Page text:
Three-quarters of adults get a “green glow” from doing something positive for the environment, a new poll claims.
A feeling of joy comes from sorting recycling into the correct boxes, batch cooking to minimise food waste, and buying second-hand clothes. Other satisfying tasks include buying eco-friendly tech, cycling or walking instead of driving, and upcycling, the survey suggests.
However, the two-part poll of 5,000 adults by the Institution of Engineering and Technology (IET) found more women (60 percent) than men (51 percent) feel a responsibility to address climate change. Men believe they have a better understanding of eco-friendly tech like energy usage monitors (33 percent of men to 23 percent of women).
Olivia Carpenter-Lomax, from the IET’s, said: “Green technology has huge potential to make a real difference in our lives and to the planet.
“From electric vehicles to green tariffs to home insulation, adopting existing tech can have a significant positive impact on the wider world around us.”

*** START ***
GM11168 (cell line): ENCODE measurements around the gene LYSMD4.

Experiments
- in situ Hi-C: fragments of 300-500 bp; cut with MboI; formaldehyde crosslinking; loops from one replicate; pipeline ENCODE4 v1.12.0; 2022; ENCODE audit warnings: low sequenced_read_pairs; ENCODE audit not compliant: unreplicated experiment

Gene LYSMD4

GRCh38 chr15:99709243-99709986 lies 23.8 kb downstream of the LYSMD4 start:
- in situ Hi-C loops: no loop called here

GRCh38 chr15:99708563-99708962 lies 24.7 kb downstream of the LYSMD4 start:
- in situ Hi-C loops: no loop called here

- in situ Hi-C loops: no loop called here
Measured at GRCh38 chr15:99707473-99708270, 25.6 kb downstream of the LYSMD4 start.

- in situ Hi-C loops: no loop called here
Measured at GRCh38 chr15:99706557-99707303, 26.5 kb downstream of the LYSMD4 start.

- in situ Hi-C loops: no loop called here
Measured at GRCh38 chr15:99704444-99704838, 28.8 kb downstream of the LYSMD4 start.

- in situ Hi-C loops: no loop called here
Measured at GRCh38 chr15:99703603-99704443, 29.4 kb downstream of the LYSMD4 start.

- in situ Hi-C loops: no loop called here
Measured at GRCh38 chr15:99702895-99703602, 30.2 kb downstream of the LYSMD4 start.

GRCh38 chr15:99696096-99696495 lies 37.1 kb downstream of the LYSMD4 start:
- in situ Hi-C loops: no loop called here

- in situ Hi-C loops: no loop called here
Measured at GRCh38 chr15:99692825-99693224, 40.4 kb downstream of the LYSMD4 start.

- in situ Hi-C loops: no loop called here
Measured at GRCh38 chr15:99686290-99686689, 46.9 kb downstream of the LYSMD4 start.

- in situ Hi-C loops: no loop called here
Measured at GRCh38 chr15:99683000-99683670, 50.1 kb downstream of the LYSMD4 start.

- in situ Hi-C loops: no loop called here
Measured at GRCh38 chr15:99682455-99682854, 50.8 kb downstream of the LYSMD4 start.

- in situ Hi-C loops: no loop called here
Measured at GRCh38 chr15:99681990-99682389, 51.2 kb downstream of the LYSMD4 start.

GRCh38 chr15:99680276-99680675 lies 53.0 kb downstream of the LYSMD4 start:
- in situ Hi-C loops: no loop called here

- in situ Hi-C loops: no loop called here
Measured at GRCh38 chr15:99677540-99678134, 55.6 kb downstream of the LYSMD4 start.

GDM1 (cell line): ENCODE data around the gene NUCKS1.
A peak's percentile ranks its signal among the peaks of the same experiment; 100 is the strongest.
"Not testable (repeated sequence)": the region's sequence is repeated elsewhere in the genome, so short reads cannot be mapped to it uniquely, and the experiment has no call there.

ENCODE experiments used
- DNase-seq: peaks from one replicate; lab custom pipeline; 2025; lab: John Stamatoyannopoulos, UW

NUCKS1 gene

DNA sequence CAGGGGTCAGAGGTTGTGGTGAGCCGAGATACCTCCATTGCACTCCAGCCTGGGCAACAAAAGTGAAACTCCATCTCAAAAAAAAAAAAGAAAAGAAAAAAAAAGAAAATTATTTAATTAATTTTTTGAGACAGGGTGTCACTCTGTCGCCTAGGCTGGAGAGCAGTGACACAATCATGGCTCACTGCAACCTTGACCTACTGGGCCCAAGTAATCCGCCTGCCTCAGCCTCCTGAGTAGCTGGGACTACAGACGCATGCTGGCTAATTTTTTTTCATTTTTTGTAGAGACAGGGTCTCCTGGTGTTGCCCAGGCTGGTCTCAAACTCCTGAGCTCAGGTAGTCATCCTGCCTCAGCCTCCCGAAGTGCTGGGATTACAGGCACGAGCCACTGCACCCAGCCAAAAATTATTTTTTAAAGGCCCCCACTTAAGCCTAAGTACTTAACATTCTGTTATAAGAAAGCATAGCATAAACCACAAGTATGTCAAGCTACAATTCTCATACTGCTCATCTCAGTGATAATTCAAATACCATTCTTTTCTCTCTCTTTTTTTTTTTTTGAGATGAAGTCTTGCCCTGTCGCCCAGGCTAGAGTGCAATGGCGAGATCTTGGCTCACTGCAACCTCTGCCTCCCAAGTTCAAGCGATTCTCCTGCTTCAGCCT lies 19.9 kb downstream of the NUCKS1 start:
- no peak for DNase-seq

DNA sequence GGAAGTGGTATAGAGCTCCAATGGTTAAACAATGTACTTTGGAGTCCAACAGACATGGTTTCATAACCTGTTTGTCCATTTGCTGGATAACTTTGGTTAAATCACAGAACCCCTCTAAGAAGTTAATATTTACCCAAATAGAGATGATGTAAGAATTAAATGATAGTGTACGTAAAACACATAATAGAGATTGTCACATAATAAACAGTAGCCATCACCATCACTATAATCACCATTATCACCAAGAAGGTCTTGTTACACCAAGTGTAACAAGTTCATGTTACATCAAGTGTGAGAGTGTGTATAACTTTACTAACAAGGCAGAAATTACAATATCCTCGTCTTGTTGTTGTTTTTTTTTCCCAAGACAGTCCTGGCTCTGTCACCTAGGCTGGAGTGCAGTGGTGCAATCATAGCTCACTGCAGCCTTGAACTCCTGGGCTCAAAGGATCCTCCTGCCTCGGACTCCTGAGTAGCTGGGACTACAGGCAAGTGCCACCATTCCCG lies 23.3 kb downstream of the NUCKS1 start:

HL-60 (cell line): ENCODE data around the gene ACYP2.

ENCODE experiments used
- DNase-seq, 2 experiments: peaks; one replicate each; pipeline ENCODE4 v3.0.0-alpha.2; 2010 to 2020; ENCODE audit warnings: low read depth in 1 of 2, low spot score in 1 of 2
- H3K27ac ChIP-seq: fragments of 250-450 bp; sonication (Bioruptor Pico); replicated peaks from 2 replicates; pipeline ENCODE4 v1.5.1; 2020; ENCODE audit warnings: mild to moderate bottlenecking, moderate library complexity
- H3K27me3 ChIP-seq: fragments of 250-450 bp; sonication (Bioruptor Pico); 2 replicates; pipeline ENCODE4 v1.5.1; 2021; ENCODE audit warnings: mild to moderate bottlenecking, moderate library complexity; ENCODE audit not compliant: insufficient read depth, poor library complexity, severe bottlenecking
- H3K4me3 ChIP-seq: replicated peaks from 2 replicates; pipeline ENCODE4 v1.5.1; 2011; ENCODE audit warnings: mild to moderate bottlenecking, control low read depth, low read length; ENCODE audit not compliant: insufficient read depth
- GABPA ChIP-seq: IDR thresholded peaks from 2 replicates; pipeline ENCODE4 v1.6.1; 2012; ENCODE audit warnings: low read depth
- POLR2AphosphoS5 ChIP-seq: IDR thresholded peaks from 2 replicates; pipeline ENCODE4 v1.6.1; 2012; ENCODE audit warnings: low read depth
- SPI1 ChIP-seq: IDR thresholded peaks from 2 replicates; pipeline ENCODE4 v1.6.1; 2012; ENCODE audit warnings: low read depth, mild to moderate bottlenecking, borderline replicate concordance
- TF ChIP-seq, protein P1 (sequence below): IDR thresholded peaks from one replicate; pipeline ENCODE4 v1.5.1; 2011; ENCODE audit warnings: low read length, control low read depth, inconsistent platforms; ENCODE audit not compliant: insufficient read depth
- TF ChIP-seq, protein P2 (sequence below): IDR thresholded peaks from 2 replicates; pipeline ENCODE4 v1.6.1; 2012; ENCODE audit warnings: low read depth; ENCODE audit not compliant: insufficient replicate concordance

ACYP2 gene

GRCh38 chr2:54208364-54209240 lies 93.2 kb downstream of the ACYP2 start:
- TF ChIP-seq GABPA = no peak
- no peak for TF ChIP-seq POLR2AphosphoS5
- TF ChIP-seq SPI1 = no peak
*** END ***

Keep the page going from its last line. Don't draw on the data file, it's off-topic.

People also told pollsters they drew happiness from growing their own fruit and vegetables and showering instead of having a bath. Small things like only filling the kettle with as much water as needed also left respondents with a sense of having done their bit.
It also emerged more women recycle plastic than men (86 percent compared to 79 percent), while they were also more likely to use reusable water bottles (59 percent compared to 47 percent).
Women are also more willing to avoid products with unnecessary packaging (52 percent compared to 46 percent).
But despite the differences, 82 percent of adults polled by OnePoll for the IET believe every single person has a role to play in helping the environment. And 87 percent are clear there is still more they could do to be more eco-friendly – including turning electricals off at the socket when not in use (37 percent) and wasting less water (34 percent).
Other ways people think they can be greener include monitoring energy use more closely (31 percent), using eco-friendly alternative methods of transport more often (17 percent) and only using energy-saving light bulbs (24 percent).
The biggest hindrances to being greener include the cost of some eco-friendly products (38 percent), confusion over what is or is not good for the environment (26 percent) and lack of time (25 percent).Orginal Source